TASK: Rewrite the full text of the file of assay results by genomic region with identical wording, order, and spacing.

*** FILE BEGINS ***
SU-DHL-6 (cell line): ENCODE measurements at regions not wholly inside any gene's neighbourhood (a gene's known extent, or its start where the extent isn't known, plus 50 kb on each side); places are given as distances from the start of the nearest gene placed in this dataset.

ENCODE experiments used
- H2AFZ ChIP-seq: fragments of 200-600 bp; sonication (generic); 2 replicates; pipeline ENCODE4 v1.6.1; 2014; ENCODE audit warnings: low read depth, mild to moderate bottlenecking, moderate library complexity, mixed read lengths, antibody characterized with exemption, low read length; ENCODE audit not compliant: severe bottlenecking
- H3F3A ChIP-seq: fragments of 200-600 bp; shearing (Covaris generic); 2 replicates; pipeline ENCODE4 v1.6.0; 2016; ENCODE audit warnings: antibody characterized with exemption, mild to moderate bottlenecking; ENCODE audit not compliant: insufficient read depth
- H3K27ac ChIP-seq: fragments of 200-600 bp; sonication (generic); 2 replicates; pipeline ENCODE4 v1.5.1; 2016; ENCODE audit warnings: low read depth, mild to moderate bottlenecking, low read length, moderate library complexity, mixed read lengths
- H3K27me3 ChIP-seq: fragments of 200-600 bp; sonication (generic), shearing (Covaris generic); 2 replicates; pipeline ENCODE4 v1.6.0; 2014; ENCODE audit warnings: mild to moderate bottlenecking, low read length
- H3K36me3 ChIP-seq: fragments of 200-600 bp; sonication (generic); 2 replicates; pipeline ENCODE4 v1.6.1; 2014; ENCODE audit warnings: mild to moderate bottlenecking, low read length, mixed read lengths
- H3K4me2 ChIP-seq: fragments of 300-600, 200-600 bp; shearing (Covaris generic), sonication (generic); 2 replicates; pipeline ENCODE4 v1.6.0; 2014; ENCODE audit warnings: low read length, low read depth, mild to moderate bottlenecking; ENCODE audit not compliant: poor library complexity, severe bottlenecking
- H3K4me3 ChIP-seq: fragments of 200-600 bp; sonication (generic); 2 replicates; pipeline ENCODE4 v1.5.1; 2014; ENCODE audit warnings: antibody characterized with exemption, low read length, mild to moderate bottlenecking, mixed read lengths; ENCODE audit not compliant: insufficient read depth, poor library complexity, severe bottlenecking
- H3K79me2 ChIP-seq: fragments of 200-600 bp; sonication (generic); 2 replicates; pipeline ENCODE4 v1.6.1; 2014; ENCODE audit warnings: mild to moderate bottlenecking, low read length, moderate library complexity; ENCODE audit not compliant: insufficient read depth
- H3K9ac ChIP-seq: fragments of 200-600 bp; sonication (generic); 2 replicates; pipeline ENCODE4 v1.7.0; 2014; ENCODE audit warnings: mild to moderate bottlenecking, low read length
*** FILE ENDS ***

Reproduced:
SU-DHL-6 (cell line): ENCODE measurements at regions not wholly inside any gene's neighbourhood (a gene's known extent, or its start where the extent isn't known, plus 50 kb on each side); places are given as distances from the start of the nearest gene placed in this dataset.

ENCODE experiments used
- H2AFZ ChIP-seq: fragments of 200-600 bp; sonication (generic); 2 replicates; pipeline ENCODE4 v1.6.1; 2014; ENCODE audit warnings: low read depth, mild to moderate bottlenecking, moderate library complexity, mixed read lengths, antibody characterized with exemption, low read length; ENCODE audit not compliant: severe bottlenecking
- H3F3A ChIP-seq: fragments of 200-600 bp; shearing (Covaris generic); 2 replicates; pipeline ENCODE4 v1.6.0; 2016; ENCODE audit warnings: antibody characterized with exemption, mild to moderate bottlenecking; ENCODE audit not compliant: insufficient read depth
- H3K27ac ChIP-seq: fragments of 200-600 bp; sonication (generic); 2 replicates; pipeline ENCODE4 v1.5.1; 2016; ENCODE audit warnings: low read depth, mild to moderate bottlenecking, low read length, moderate library complexity, mixed read lengths
- H3K27me3 ChIP-seq: fragments of 200-600 bp; sonication (generic), shearing (Covaris generic); 2 replicates; pipeline ENCODE4 v1.6.0; 2014; ENCODE audit warnings: mild to moderate bottlenecking, low read length
- H3K36me3 ChIP-seq: fragments of 200-600 bp; sonication (generic); 2 replicates; pipeline ENCODE4 v1.6.1; 2014; ENCODE audit warnings: mild to moderate bottlenecking, low read length, mixed read lengths
- H3K4me2 ChIP-seq: fragments of 300-600, 200-600 bp; shearing (Covaris generic), sonication (generic); 2 replicates; pipeline ENCODE4 v1.6.0; 2014; ENCODE audit warnings: low read length, low read depth, mild to moderate bottlenecking; ENCODE audit not compliant: poor library complexity, severe bottlenecking
- H3K4me3 ChIP-seq: fragments of 200-600 bp; sonication (generic); 2 replicates; pipeline ENCODE4 v1.5.1; 2014; ENCODE audit warnings: antibody characterized with exemption, low read length, mild to moderate bottlenecking, mixed read lengths; ENCODE audit not compliant: insufficient read depth, poor library complexity, severe bottlenecking
- H3K79me2 ChIP-seq: fragments of 200-600 bp; sonication (generic); 2 replicates; pipeline ENCODE4 v1.6.1; 2014; ENCODE audit warnings: mild to moderate bottlenecking, low read length, moderate library complexity; ENCODE audit not compliant: insufficient read depth
- H3K9ac ChIP-seq: fragments of 200-600 bp; sonication (generic); 2 replicates; pipeline ENCODE4 v1.7.0; 2014; ENCODE audit warnings: mild to moderate bottlenecking, low read length